Following through on a campaign promise, Iranian president Hassan Rouhani announced last week a loosening of one of the Islamic Republic’s most visible and most notorious assaults on personal freedom: the policing of women’s attire in public places.
Rouhani transferred the authority from the national morality police to the Interior Ministry, which has less manpower to carry out patrols and make arrests, thereby effecting an easing of enforcement, The Telegraph reported last week.
“This is awesome news,” Daniel Tavana, research associate at the Project on Middle East Democracy, told Doublethink. “Many women [in Iran] feel like the restrictions have gotten out of control, the enforcement has become abusive and even borders on harassment.”
To outsiders, the mere idea of a police force charged with enforcing state-sanctioned standards of dress in public places may seem bizarre, but all across Iran it is a fact of daily life.
Michael Rubin, resident scholar at the American Enterprise Institute, lived in Tehran for a portion of his dissertation years. In a recent interview, he recalled people’s routinely concerted efforts to avoid a confrontation with the Gasht-e-Ershad, as the morality police are known, and unofficial vigilante groups that take dress-code enforcement upon themselves, often with more violent tactics.
“Harassment over dress is a constant aggravation,” he said. “It’s especially severe when it comes to women.”
So a change is welcome, but the political context for this move adds nuance to its significance. Many issues are at play that make it difficult to tell what the long-term result of Rouhani’s announcement will be.
For one, Iran’s government is made of disparate power centers that can be played off one another, and this often dissipates the impact of actual policy changes. Rubin emphasized this point and qualified the significance of Rouhani’s announcement.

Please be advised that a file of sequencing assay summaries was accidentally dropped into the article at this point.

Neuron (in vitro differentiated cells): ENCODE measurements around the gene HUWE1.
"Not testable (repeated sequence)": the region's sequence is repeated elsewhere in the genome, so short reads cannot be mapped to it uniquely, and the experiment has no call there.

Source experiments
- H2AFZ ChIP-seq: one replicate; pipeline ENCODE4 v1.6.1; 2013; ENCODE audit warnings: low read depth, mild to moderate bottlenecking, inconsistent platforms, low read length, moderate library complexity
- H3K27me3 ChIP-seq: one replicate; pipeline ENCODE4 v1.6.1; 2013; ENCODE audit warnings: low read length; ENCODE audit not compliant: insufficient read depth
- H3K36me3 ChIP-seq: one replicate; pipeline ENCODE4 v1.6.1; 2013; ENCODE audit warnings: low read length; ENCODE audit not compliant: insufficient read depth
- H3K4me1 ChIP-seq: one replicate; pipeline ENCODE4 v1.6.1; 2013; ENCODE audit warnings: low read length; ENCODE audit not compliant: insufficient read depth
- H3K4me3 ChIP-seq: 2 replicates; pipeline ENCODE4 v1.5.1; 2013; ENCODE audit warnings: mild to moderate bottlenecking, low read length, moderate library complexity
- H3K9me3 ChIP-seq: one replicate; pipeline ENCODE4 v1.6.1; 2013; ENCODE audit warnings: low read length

“I wouldn’t read too much into it,” he said. “If you want to disempower an organization, you just prioritize another organization. When that organization gets too big for its britches, you shift back. This is something that is cyclical in the Islamic Republic’s history.”
Tavana, the POMED expert, also cautioned that the “black-box nature” of the Iranian government’s decision-making impedes the ability to judge the development.
“If it’s actually case that the authority is transferring from the police to the Interior Ministry, probably that means that they’re generally going to aim for less of a presence out in the streets,” he said.
The Interior Ministry wouldn’t have the manpower to keep up the street patrols. Still, Brigadier Ismail Ahmadi-Moghaddam, head of the Iranian national police, suggested last week that the enforcement could very well remain strict.
“We will continue being available in any capacity as they may require us,” he told The Telegraph.
The Supreme Leader’s Take
Not least significant is the view of Ali Khamenei, the Islamic Republic’s Supreme Leader, who holds the most governing power over all aspects of Iranian society. Rubin described one way of seeing the Supreme Leader’s authority as that of a dictator by veto. “He seldom says what to do, but he’ll often say what not to do.”
The official sermons local clerics give at Friday prayers typically provide the best sense of where Khamenei stands on a given topic. “Think of it almost like a State of the Union address, every single week,” Rubin said.
In the coming weeks, if clerics begin to use these sermons to espouse the benefits of conservative dress, it will signify that a crackdown is coming on the veiling issue.
“Khamenei still has the final word in all matters in the governance of the country but tries to remain above the political fray,” Hanif Zarrabi-Kashani, a consultant for the Middle East Program at the Woodrow Wilson International Center for Scholars, wrote in an email. “That being said, historically the office of the President does have some power, which is usually relegated to the economy as well as cultural issues.”
Tavana and Kashani both cautioned that some of Rouhani’s attempts at reform have seen pushback from government entities more directly under Khamenei’s control, such as the judiciary, which recently rejected the president’s suggestion to release more political prisoners.
What About the Rest of Society?
Kashani strongly suggested that the relaxation on women’s veils pales in comparison to the myriad issues Iranians still face.
International sanctions have caused steady increases in food prices, scarcity in the medical market, and rampant deflation of the currency.
And men’s attire, for what it’s worth, wasn’t part of Rouhani’s announcement at all. They could ostensibly still go to jail for being in public with long hair or tight-fitting clothes.
“When taking these important issues into consideration, easing back on a ‘loosely fitted veil’ seems like a cosmetic fix at best,” he said.
Julie Ershadi is a writer based on Washington, D.C. Image of woman courtesy of Big Stock Photo.
Source: AFF Doublethink Online | Joseph Hammond
Source: AFF Doublethink Online | Emma Elliott Freire